OXFORD, Ohio -- Miami University senior Allie Batcho chose to take a service trip to the Dominican Republic during spring break to help orphaned and impoverished children instead of traveling to a traditional spring break destination in Florida.
Batcho says opting for an "alternative" spring break trip was not only her choice, but also a stepping stone to a path she now sees as her life calling.
The 21-year-old health promotion major with minors in child studies and special education is also the director of programs for the student-led organization Justification of Youth (JOY).
JOY partners with Kids Alive International, a Christ-centered mission that rescues orphans and vulnerable children in 15 countries around the world, to travel to the Dominican Republic and work with children at Kids Alive’s schools and orphanages.
After participating in three service trips to the Dominican Republic through her role with JOY, Batcho now plans to dedicate herself to JOY full time after she graduates in May.
“Traveling to the Dominican Republic has changed my life,” she said. “It’s made me realize I want to do more. I want to make a difference.”
Over spring break last month, 15 Miami students flew to the capital city of Santo Domingo in the Dominican Republic on behalf of JOY, to interact and engage with 150 children who were at a Kids Alive camp in the small, neighboring town of Baní for the week.
“We took the kids to the beach, we went swimming with them, we played soccer with them,” Batcho said. “We really just let them be kids. It was neat to see kids who are coming from some harsh home lives come together and just play.”
The Miami students also helped build the foundation of a new Kids Alive school in Santo Domingo.
JOY was founded in October 2014 at Miami, but has since grown to include chapters at the University of Notre Dame and Taylor University in Indiana. The organization has plans to add chapters at Wheaton College in Illinois and Louisiana State University as well, Batcho said.
“We are hoping to expand to more campuses, as well as to more countries, because at the rate we’re expanding, we don’t have enough trips to keep up with demand,” she said.
Celebrating social consciousness
JOY wasn’t the only student-led organization at Miami that chose a service trip over a classic spring break trip this year.
Eighteen students with the group Alternative Spring Break, which seeks to engage, educate and enhance Miami students’ social awareness by providing opportunities for alternate spring break trips, headed to Charleston, South Carolina, to clean up beaches, build with the local chapter of Habitat for Humanity, work in a community garden, pitch in at a food bank and restore oyster reefs.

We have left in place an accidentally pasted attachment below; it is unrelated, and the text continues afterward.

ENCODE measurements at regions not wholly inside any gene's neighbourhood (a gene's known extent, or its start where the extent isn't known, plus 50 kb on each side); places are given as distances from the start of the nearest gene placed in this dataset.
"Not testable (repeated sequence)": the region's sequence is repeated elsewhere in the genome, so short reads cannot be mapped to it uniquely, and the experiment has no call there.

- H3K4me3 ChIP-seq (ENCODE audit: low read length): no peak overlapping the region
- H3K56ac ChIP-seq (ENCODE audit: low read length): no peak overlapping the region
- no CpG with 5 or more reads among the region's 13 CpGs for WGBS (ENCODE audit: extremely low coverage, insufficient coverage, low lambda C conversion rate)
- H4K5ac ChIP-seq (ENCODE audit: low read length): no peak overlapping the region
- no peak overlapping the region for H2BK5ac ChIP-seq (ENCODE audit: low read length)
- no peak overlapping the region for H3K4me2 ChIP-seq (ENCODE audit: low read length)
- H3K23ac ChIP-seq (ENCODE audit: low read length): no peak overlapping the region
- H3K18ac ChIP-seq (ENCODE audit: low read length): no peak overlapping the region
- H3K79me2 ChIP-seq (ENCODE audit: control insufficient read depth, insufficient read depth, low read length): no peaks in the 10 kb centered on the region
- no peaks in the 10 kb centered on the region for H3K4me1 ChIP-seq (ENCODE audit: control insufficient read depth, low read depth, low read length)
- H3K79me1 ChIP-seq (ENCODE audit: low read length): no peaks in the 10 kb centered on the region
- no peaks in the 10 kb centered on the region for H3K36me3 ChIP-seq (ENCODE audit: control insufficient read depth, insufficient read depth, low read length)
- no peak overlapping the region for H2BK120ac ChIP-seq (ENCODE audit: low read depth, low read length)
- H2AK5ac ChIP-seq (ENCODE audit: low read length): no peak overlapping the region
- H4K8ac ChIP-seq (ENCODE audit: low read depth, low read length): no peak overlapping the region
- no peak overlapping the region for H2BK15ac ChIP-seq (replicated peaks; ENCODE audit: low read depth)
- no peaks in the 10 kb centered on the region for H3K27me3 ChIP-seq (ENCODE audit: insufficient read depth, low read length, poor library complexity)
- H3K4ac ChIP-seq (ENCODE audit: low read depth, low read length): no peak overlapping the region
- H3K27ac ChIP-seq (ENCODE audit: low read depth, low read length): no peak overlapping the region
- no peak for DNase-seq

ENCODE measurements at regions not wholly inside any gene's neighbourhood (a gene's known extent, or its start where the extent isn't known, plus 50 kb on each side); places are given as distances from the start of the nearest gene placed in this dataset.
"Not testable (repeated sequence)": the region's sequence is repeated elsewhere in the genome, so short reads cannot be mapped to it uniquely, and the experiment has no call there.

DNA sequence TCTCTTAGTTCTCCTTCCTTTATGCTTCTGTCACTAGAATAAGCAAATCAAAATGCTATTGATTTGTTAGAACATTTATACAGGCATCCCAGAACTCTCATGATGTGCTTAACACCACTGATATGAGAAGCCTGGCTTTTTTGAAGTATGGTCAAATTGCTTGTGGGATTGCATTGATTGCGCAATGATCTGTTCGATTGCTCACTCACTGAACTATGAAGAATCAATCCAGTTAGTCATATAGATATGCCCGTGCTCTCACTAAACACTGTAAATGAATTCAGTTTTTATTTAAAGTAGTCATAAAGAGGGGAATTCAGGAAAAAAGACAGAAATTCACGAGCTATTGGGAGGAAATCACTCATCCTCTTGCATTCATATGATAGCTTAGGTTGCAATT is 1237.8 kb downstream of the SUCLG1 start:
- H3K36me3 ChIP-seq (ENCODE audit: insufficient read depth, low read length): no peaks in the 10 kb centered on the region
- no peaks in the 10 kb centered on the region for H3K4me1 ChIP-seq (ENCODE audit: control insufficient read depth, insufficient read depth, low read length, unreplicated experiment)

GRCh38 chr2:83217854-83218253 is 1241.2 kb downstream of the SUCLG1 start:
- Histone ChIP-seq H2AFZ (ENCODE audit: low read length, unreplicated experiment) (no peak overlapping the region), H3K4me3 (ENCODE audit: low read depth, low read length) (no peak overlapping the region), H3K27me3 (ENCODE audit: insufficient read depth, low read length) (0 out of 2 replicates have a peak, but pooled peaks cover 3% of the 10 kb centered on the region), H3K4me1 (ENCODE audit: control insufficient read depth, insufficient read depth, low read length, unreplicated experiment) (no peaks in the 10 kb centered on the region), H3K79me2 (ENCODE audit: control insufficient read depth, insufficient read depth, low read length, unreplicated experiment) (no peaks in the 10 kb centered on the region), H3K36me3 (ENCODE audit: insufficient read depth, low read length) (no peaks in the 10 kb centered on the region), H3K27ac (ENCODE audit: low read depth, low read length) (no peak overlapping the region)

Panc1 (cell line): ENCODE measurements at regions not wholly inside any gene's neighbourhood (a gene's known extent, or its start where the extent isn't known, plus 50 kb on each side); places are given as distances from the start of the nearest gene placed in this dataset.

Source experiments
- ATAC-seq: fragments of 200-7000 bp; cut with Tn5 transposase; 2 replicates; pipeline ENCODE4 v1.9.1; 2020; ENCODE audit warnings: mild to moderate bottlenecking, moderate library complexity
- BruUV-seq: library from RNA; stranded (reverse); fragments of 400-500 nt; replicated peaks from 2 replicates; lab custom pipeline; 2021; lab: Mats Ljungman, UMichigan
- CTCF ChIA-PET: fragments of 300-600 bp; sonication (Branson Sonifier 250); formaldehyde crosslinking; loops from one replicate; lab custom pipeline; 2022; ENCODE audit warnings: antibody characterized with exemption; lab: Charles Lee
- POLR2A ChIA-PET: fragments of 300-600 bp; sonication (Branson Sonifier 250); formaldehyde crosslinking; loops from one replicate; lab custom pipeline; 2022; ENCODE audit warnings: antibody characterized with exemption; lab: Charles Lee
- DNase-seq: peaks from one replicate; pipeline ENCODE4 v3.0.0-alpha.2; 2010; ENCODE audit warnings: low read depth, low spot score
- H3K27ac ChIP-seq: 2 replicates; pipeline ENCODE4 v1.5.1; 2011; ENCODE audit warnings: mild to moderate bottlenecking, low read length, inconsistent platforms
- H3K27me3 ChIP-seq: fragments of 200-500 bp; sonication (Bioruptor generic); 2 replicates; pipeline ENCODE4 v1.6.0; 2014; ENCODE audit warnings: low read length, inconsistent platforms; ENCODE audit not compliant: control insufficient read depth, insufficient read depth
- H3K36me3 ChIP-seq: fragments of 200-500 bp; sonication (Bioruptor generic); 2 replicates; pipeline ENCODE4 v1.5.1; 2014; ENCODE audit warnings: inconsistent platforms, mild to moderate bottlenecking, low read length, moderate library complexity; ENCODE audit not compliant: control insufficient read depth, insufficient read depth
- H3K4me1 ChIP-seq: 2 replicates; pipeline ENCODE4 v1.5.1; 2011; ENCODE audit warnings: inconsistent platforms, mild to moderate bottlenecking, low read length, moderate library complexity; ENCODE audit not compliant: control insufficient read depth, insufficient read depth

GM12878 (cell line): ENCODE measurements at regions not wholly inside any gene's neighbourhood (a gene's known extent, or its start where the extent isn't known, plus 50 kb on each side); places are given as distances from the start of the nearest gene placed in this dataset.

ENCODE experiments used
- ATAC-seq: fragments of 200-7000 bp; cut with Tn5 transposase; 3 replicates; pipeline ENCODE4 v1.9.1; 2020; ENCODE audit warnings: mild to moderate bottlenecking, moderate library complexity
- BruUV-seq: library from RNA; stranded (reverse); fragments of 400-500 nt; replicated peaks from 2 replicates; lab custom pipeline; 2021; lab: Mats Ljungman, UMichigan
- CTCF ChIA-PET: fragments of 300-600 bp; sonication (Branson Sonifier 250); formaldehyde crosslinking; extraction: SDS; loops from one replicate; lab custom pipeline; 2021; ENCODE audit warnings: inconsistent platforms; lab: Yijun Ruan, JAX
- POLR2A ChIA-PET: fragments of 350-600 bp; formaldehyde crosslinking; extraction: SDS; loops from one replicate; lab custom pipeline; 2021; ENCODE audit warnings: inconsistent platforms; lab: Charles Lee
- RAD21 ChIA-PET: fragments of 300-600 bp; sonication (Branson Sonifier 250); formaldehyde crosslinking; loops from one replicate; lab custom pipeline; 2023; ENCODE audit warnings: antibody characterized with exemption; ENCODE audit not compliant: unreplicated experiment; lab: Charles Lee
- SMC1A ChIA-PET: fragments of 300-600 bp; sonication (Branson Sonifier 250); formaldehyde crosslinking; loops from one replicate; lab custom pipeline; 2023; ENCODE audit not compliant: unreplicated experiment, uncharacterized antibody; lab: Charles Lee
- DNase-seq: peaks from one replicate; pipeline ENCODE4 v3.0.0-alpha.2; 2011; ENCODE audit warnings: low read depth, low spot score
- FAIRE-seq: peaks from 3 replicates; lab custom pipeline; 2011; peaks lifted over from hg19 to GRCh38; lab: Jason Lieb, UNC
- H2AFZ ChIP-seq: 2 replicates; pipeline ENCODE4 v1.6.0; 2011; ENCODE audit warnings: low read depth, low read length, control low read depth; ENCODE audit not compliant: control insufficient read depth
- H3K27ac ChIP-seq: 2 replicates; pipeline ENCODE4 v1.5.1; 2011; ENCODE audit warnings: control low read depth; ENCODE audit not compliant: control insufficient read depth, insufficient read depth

“We planned the oyster restoration without knowing exactly what we were going to do,” said 22-year-old Miami psychology major Kala Allen. “They gave us a 20-minute talk before we started, though, about how much the oysters were needed to improve water quality and restore the habitat, and how impactful just 18 people for a few hours were to the entire Charleston area.”
Allen was one of six student leaders to plan the trip, which included a total of 30 hours of community service.
“I think one of the admirable things about this student organization is that it’s truly self-governed by students,” said Alternative Spring Break adviser and associate director of residence life Rob Abowitz. “At other schools, alternative spring break organizations are run by full-time professional staff with an office and clerical support.”
Each year, student leaders divvy up tasks for the spring break trip, including selecting a destination, contacting service agencies and housing opportunities, applying for funding and drumming up student interest, Abowitz said. And no faculty members, not even Abowitz, go on the trips with students.
Exploring the music of India
Over spring break, eight Miami University Symphony Orchestra (MUSO) students also had the opportunity to travel abroad to Chennai, India, for the week because of an invitation extended to them by Global Rhythms World Music Ensemble, a team that brings together diverse artists and art traditions, as part of MUSO’s centennial year celebration.
The Miami students performed alongside India-based Sunshine Orchestra as part of Taal-Chaal (or “rhythm walk”), a celebration that featured the music of various composers, including Edvard Grieg, Arcangelo Corelli, Sergei Rachmaninoff and Ravi Shankar. The students also had the opportunity to learn how to perform Indian music.
“I no longer believe the saying, ‘Music is the universal language,’ is true,” said 21-year-old Miami music major Marla Gigliotti, a cellist with MUSO. “This experience really opened my eyes to how diverse the world of music really can be.”